In Steven Spielberg’s 2002 sci-fi thriller Minority Report starring Tom Cruise and set in the year 2054, self-driving flying cars speed past contorted condos, and inside a sterile shopping centre, talking billboards call out to indifferent consumers, their names gleaned through eyeball recognition at the check-out counters.
Futuristic film dystopias aside, it’s the cultural component of bringing diverse people together in a connected community that’s at the heart of Westbank’s $5 billion Oakridge Centre redevelopment.
“It’s not a mall; I don’t even think of it as a shopping centre,” says lead architect, Gregory Henriquez of the 4.5-million-square-foot project.
“I think of it as a micro-city. It’s a little piece of new urbanism that integrates a 10-acre park, housing, retail, offices, residences, cultural facilities and civic amenities.”
With more than a decade in the exhaustive planning stages, the highly collaborative project, to be constructed over 28 acres, is divided amongst 50 local and international firms and includes Henriquez Partners Architects Vancouver as lead, QuadReal Property Group, Ian Gillespie’s Westbank Development and Masamichi Katayama’s Tokyo-based interior design firm, Wonderwall. The imaginative landscaping will be created by Vancouver’s PFS Studio.
Ground breaking commences this year, with construction in phases culminating in the largest development in Vancouver’s history when it opens in 2025.
Heralded for his innovative Vancouver architectural partnerships with “starchitects” Bjarke Ingels (Vancouver House) and Kengo Kuma (1550 Alberni), hotel collaboration with James KM Cheng (Fairmont Pacific Rim), development of TELUS Garden and the reimagining of the iconic Woodward’s, (both with Henriquez Partners Architects) Ian Gillespie is adamant that public art and culture must go hand-in-hand with sustainable urban development.
“This isn’t just grafting some residential on top of a shopping centre,” says Gillespie.
“We are creating a cultural hub that has to be meaningful. The Goh Ballet is going to open a new practice at Oakridge Centre that will triple the size of the school. A 3,000-seat concert venue will create an incredible music scene and a fantastic 100,000-square-foot community centre with fitness facilities, the second biggest (VPL) library in Vancouver on its second floor, and community event space, as well as a second municipal town centre, are all in the works,” Gillespie explained at a preview of the project.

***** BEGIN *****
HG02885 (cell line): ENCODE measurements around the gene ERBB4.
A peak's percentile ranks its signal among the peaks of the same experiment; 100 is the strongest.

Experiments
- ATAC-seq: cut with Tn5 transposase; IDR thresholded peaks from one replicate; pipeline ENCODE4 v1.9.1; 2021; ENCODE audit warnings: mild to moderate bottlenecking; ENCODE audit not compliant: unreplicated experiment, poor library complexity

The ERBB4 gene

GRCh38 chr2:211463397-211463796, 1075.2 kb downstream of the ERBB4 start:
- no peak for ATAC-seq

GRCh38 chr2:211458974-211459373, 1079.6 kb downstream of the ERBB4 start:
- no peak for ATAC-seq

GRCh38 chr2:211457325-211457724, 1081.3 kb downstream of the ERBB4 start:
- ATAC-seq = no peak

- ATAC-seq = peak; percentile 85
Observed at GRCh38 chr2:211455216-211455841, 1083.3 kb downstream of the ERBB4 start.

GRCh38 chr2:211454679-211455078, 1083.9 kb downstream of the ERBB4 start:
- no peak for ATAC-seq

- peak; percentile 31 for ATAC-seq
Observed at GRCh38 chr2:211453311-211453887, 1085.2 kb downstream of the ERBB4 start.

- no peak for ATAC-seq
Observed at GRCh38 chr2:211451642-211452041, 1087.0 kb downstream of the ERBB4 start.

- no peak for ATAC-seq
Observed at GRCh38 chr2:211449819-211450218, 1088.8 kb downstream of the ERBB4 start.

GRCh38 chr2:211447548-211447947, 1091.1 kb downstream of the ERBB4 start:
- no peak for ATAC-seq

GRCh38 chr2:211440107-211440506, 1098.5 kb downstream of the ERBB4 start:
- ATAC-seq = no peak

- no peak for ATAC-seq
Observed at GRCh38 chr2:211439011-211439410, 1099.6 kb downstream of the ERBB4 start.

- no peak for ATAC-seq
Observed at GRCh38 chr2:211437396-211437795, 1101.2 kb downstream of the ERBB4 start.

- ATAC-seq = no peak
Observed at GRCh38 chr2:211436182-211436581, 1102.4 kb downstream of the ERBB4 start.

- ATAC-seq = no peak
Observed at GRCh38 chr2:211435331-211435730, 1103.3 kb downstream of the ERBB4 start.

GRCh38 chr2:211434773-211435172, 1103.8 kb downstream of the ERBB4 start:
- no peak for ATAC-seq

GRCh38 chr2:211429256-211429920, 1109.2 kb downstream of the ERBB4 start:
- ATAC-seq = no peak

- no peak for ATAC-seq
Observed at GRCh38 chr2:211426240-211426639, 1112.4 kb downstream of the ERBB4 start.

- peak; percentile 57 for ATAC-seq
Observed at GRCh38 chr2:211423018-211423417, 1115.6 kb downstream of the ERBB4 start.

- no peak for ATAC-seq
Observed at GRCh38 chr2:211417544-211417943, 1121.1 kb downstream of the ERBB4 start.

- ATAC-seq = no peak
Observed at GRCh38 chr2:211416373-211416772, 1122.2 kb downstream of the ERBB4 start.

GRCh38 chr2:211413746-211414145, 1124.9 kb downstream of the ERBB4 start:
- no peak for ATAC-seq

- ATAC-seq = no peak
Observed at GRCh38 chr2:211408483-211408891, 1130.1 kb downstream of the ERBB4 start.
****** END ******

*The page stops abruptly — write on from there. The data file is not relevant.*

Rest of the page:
Originally constructed in 1959 for a growing suburban population surrounding the Cambie Corridor, the new incarnation of Oakridge Centre is unparalleled in its scope. Four curvaceous buildings containing 2,600 homes for 6,000 residents will have pre-manufactured sculptural pod-like balconies attached to the facade by a transparent wrapped scrim or veil.
From Italy to Vancouver: Imagine a sleek, open-concept condo with luxurious appliances like Miele stainless-steel cooktops and built-in wall ovens with Apple-controlled Smart HomeKit technology. Designed by celebrated Italian designer, Piero Lissioni, Building 4, the largest of the residential towers at Oakridge Centre has occupants gazing out of floor-to-ceiling windows overlooking the spectacular 10-acre park that is actually the rooftop of the indoor retail space below.
With a click of a button, a sliding horizontal panel by Boffi hides appliances (and kitchen mess) away when guests arrive.
Building 3, designed by Sergio Castiglia, pays homage to the natural beauty of Vancouver’s forests and mountains. Stone and marble walls accented by wooden panels immediately imbue a feeling of calm and serenity.
“I believe that more than convenience, people are looking for a meaningful experience,” says Oakridge Centre’s interior designer Masamichi Katayama, through a translator. “For me, the joy of the retail experience in the future means learning new things, and food brings people together. I want to create an entire environment where the future, technology and nature all come together.”
“The Kitchen” is the title for the futuristic food hall inside Oakridge Centre that transforms every stereotype we may have of a traditional food court. Reminiscent of Amsterdam’s Foodhallen or Mercado de San Miguel in Madrid, the 100,000-square-foot dining space over two levels will feature ever-changing cuisine from both aspiring and established chefs.
And of course, what is The Kitchen in Vancouver without a brew pub?
Glassed-in beer vats flanking escalators from the mezzanine on the main level will lead to a 32,000-square-foot Craft Beer Market with garage-style doors opening onto an outdoor patio.
Indoor retail space for the planned Oakridge Centre will double in size to one million square feet. Working with existing and new tenants, a pedestrian-only high street will also be part of an outdoor retail component.
With projected tourism numbers of 26-million shoppers annually, Vancouver’s Oakridge Centre 2025 will be measured as a futuristic model on the world stage for progressive living.